by Alan Richardson
In January 1986, a momentous year-long industrial dispute began when Rupert Murdoch, owner of four of Britain’s leading newspapers The Sun, News of the World, The Times and The Sunday Times, moved production from Fleet Street to a secretly equipped and heavily guarded plant at Wapping, in east London. At the same time a new plant was secretly developed at Kinning Park, in Glasgow, where theNews of the World was printed for the first time on 25th January. On the same day The Sunday Times was printed at Wapping, followed by The Times and The Suno n the following day.
In a bid to save thousands of jobs and to protect the basic rights of workers to organize in defence of their conditions, all of the print unions at Murdoch’s papers went on strike.
Today, Rupert Murdoch’s newspapers have plumbed new depths in debasing the British media. Revelations of industrial-scale phone hacking at the News of the World and corruption of the police and national politics have exposed the malign influence and power of a global media empire.
The decades-long accumulation of power came dramatically to a head with the year-long dispute. It was when negotiations broke down that the strike began, and production of the papers was shifted overnight to new, non-union printworks at Kinning Park and Wapping with the sacking of 5,500 employees.
Murdoch’s vast resources, coupled with Conservative anti-union legislation had enabled the company to equip and staff the two plants in secret, with strike-breaking labour recruited by the electricians’ union in an act of treachery unparalleled in labour movement history. One honorable exception was an AUEW member who resigned after less forty-eight hours at Kinning Park. As a maintenance engineer it became clear to him that he was being asked to work as a printer and that was against his trade union principles. The presence of razor wire and security cameras at the plant, as well as the prospect of being bussed through picket lines was also disturbing. After resigning the member informed his District Secretary what was going on.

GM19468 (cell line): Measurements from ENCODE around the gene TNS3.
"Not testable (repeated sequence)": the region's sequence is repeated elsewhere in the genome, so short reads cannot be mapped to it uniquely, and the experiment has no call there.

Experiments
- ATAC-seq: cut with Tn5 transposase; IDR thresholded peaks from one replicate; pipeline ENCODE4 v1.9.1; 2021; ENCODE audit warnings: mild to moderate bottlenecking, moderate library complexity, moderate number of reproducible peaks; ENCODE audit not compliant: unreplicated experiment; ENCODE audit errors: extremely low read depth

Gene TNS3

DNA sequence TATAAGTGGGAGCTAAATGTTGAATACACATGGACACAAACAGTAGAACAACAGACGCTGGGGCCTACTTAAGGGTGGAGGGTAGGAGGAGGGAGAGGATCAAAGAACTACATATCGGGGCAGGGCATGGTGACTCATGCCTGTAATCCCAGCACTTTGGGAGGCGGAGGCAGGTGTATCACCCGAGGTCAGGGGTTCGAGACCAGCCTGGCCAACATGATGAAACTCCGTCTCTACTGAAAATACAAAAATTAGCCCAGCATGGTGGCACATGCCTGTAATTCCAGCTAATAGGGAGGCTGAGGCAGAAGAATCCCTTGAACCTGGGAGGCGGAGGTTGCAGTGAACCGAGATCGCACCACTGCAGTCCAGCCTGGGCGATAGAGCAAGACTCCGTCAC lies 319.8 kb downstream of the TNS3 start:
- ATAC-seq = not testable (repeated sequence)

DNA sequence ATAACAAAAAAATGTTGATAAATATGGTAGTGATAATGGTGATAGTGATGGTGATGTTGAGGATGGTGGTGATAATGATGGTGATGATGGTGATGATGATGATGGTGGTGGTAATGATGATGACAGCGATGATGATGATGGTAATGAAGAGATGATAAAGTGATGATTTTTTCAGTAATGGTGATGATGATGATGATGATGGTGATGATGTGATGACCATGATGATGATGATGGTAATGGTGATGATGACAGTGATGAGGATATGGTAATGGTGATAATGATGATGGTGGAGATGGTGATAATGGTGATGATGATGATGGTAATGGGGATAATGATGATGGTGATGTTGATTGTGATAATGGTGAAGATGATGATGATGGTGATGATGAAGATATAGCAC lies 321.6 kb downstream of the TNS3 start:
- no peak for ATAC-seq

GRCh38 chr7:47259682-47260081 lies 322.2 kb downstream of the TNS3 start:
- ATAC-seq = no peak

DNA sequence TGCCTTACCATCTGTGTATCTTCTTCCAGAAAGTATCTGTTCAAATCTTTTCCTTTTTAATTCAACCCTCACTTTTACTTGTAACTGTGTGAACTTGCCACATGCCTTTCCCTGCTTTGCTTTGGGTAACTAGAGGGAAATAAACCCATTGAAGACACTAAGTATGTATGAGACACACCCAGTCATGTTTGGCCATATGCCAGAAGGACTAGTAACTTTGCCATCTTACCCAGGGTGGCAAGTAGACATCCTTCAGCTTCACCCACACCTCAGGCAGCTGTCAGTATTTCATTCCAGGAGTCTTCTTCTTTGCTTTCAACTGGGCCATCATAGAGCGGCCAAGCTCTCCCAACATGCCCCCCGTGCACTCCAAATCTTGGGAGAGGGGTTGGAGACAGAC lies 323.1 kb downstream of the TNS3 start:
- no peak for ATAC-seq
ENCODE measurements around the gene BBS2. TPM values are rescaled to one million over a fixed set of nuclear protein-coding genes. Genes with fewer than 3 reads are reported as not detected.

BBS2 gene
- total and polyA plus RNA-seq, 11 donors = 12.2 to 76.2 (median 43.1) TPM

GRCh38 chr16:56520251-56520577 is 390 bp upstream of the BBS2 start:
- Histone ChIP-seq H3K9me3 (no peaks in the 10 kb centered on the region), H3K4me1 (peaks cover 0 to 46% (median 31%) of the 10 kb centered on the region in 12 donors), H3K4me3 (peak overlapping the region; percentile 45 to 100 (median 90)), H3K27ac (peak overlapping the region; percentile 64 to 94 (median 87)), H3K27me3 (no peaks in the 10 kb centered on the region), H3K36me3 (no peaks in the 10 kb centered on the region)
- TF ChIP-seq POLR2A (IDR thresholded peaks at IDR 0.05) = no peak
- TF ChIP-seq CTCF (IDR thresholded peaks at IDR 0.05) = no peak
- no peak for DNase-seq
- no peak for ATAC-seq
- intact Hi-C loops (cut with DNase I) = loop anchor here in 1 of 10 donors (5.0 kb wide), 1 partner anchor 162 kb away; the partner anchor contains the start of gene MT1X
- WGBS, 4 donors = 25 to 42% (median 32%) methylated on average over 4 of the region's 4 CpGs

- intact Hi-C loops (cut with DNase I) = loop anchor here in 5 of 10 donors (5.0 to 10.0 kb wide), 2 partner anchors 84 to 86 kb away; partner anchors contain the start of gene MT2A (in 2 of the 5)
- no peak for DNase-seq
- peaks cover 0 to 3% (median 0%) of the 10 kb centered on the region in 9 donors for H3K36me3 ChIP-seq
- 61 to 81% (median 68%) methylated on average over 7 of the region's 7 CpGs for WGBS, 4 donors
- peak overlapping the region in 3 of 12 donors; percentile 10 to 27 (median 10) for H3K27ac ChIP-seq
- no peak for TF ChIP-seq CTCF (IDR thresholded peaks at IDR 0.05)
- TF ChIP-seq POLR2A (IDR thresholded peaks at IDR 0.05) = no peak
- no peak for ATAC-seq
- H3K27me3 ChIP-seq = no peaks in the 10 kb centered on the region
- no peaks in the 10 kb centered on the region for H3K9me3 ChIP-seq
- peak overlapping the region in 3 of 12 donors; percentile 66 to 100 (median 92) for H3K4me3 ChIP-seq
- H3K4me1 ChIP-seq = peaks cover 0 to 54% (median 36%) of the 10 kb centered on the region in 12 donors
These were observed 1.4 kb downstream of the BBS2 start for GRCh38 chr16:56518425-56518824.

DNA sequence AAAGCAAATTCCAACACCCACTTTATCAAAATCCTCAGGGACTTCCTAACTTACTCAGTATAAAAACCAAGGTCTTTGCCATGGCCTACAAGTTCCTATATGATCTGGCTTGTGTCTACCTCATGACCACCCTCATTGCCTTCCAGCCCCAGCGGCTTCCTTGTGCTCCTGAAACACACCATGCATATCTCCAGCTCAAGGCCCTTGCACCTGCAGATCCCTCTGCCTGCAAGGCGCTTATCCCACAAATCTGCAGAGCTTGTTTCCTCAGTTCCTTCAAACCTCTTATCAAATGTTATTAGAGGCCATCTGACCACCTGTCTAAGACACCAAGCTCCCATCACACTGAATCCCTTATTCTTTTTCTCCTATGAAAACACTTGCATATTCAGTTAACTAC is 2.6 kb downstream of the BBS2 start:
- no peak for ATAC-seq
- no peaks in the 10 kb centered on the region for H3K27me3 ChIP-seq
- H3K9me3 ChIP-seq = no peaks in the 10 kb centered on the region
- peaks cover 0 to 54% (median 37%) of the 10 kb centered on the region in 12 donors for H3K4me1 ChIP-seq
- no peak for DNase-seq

That the dispute was about union refusal to engage with new technology was a myth that is still widely held today. Rather it was about the abuse of corporate power through media monopoly and a massive exercise in union de-recognition that quickly spread throughout the printing industry and beyond.
The High Court in London ordered the sequestration of SOGAT funds when distribution workers in London refused to handle Murdoch’s papers. Scottish courts banned SOGAT from threatening the distribution of News International titles north of the border.
More than 1,400 strikers and supporters were arrested, six were jailed and hundreds injured during demonstrations and picketing. Complaints of police brutality and unwarranted arrests led to an inquiry that described police actions as violent and undisciplined.
The Scottish Dimension – eye witness account:
‘It’s the first night of the dispute at Kinning Park, and the TNT lorries roar down the street and enter the plant. After an hour they appear to jeers from the picket line, a union official shouts ‘where are they are going?’ Then l’m in a car following the lorries. Will it be to a large distribution warehouse somewhere in the city? No, we find ourselves sitting on a runway in Glasgow Airport watching the bundles of papers being loaded on to a plane bound for London. A strong presence at the picket line lasted for weeks during some of the coldest winter nights.’
To mark the 30th anniversary of the dispute Unite is hosting an exhibition featuring graphic accounts and dramatic images of events throughout the year-long dispute. The exhibition will be held at Unite, John Smith House, 145-165 West Regent Street Glasgow, G2 4RZ, from 3rd to 28th October. The exhibition is open Monday to Friday, 10am until 4pm, group visits are welcome, other times by arrangement. Contact Unite 0141 404 5424 or Alan Richardson on 07964 883129.